A: That was an exciting time. Initially, I had gone to a junior college because it was more financially affordable for myself and my family. It was also close to home, so I just stayed at home and saved money that way, as well. I would say the transition between being a student at a junior college and being a student at Greenville at first was a little difficult, because you don’t know people and it can be hard to get connected. Those two people that I had worked with before, that I had worked at Adam Bros with, had graduated the year before. At first it was difficult to make sure that I was involved in activities and that big “R” word, relationships, it’s kind of hard to start that initially when you don’t really know how. Since then, a couple of the things that helped me were the main campus activities like midnight breakfast, for example. There were a couple of people there this last fall that I was able to get close to by going to those types of activities with. It is hard. It is tough to transition, but also it’s up to you how much of the experience you’re going to get out of it and it’s up to you how much energy you’re going to put into it and that’s what you’re going to get back. I learned that pretty quickly. If you sulk back and get lost in yourself and you’re not willing to put in extra energy because you’re new and you haven’t been there for the first two years, you’re not going to get anything out of it. That’s also just relationship 101. You have to put in what you would like to receive back.
Q: How has GU met or exceeded your expectations?
A: I honestly didn’t understand that option to have a personal connection with your professors right away. That was very exciting for me. That definitely exceeded my expectations, because I thought you had to make an appointment. I literally walk by Deloy’s office, and I can talk with him for 15 minutes about something super important. That part has definitely exceeded my expectations. It’s just the connection of people being readily available on campus. And then I would say the friendships also exceeded my expectations. That first semester I did choose the opposite way of what I had been advocating for and just hung out and waited for people to come to me. After learning that you have to invest in others as well as yourself, those friendships have exceeded my expectations.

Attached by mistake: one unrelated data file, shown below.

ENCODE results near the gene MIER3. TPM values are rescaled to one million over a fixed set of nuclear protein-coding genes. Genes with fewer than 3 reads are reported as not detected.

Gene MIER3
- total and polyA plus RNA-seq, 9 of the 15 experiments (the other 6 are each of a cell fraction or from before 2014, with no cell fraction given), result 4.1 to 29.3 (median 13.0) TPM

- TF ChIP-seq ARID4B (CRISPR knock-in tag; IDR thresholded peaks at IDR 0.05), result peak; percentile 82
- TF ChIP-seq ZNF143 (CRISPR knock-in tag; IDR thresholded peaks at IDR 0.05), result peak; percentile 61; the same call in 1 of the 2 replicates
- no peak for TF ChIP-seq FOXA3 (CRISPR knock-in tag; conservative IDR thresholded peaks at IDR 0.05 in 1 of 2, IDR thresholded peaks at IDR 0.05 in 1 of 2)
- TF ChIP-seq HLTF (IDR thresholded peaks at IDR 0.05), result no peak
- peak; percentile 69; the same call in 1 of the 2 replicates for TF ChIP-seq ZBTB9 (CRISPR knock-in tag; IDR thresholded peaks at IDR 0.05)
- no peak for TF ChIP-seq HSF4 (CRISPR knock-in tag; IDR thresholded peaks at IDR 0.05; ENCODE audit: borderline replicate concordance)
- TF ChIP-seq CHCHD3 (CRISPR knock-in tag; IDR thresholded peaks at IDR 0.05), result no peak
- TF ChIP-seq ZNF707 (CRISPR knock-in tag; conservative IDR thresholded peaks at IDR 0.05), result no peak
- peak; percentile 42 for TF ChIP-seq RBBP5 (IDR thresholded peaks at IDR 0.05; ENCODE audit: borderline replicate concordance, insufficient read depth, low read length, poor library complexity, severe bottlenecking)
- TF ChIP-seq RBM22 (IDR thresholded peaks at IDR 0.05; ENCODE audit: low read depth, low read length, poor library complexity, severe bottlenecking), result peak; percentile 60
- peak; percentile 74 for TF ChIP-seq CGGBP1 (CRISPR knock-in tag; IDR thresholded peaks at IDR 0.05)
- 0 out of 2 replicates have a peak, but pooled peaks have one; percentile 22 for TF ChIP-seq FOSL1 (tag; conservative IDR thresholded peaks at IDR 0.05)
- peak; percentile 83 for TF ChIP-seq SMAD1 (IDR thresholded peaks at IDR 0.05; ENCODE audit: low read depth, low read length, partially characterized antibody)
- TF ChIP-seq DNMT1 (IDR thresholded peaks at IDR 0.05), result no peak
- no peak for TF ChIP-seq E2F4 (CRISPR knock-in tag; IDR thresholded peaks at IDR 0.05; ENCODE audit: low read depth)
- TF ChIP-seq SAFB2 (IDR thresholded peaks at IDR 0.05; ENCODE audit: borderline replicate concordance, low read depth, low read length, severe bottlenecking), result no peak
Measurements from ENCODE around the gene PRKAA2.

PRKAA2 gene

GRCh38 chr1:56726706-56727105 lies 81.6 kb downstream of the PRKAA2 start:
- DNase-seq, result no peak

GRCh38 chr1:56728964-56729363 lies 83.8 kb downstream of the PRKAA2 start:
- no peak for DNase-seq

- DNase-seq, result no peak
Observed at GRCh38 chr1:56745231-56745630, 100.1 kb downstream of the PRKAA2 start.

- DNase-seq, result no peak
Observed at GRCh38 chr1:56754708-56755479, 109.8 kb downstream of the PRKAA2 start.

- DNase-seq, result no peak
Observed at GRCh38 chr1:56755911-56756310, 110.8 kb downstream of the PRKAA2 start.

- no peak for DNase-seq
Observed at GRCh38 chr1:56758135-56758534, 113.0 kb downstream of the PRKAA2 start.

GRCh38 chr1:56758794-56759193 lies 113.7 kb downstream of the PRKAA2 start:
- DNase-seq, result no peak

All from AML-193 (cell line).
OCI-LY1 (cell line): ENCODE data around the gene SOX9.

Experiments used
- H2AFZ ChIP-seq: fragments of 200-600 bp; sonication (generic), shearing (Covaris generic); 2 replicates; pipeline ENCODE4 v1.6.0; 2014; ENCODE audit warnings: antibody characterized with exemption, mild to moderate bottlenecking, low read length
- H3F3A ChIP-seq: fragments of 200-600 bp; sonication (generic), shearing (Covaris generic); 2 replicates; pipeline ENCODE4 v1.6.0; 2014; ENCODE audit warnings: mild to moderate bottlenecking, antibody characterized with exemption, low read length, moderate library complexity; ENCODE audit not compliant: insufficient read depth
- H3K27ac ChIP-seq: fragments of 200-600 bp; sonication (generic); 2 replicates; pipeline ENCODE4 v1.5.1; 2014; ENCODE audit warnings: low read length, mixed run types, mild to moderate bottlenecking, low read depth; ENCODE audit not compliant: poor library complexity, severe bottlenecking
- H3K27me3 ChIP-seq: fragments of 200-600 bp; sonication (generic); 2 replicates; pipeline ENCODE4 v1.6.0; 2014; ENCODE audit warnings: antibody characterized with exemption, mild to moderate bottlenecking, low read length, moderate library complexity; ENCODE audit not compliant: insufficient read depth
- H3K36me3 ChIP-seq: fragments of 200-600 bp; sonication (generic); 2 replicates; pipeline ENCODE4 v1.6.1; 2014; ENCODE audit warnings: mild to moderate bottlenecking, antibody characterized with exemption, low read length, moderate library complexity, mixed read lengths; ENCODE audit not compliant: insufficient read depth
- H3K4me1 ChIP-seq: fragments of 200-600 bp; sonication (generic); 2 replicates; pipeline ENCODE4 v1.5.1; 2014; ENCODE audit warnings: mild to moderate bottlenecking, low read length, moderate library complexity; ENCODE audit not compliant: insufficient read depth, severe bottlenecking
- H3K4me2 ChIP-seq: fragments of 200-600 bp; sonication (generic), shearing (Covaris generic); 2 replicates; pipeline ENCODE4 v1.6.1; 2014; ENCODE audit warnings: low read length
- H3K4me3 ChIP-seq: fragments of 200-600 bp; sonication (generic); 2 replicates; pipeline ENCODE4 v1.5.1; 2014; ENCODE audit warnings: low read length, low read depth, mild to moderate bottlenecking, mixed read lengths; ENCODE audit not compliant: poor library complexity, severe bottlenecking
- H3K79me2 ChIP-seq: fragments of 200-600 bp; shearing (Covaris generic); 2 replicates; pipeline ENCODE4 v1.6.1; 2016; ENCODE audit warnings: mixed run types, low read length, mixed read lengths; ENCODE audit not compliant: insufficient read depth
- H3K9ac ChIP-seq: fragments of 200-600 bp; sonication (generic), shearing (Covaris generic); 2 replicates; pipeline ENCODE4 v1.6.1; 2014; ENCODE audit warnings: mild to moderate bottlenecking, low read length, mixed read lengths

Q: Can you talk about your experience with faith growing up and how being a part of a faith-based community has helped you grow in your faith?
A: I grew up in a Christian household, so I’ve been going to church before I was born. I was in a youth group in high school and junior high. I would say going to a junior college that’s not Christian affiliated, I had to choose faith on my own, which was a very interesting growing experience. The nice thing about Greenville, this is actually one of the main reasons I chose Greenville, was to have a faith-based community that you’re surrounded by in the academic workspace. I think that you learn things that obviously further your career, but also that further your faith. It is a good type of challenge here as well, because there are available resources like small groups or going to chapel, which is a requirement. There’s conversations that come out of those types of opportunities that inspire you to learn more about your faith that you’ve been believing since birth. It gives things a type of depth that I don’t think I would have gotten if I have gone to a major state school. With my marketing class with Jane Bell this last semester we had these conversations about how to incorporate your Christian priorities and beliefs into the marketing workspace, which is something that a lot of people wouldn’t know how to do because it’s cut-throat and an intense environment. That’s not something I would have thought of before, like how to incorporate your Christian values into your work space. It’s been something that has been a challenge in a good way that I wouldn’t have gotten elsewhere.
Q: What are your future aspirations and how do you feel like Greenville is preparing you to fulfill them?
A: what an exciting conversation! I love thinking about the future. I’m very future oriented. Everyone that’s listening, get a passion planner. It will inspire you to do so much for your future. Wow, future aspirations...it’s very broad, but I have my entire 3-5 year plan set out. I’m not 100% sure what I want to do immediately after I graduate, but long-term, I do want to have my own coffee shop, bakery type of restaurant. Which sounds cheesy and like every other white girl’s dream. No, but it’s a passion. I think that coffee, in order to sell it well you have to be passionate about it, and I would say that’s something I’m pretty passionate about, as well as incorporating community, which is something that people find in a coffee house. Again, key word, community and, as you mentioned earlier, networking, those are two huge things that I’ve learned at Greenville specifically and college as a whole. I think that it will help me incorporate making connections for my future business, because that isn’t established in one day. That’s something that I’m going to have to work towards for years and plan out and find the location and proper conversations for loans. There’s so many details inside of it, but the base of everything starts with your ability to communicate and your ability to network. That’s the biggest thing. I think that without learning that here, I would be at-a-loss to having a shop. There are so many crazy, wild opportunities that come up just from you talking to people. There’s nothing wrong with working hard and doing it all on your own, but it’s not bad to have those connections either. It opens up new doors for even bigger opportunities.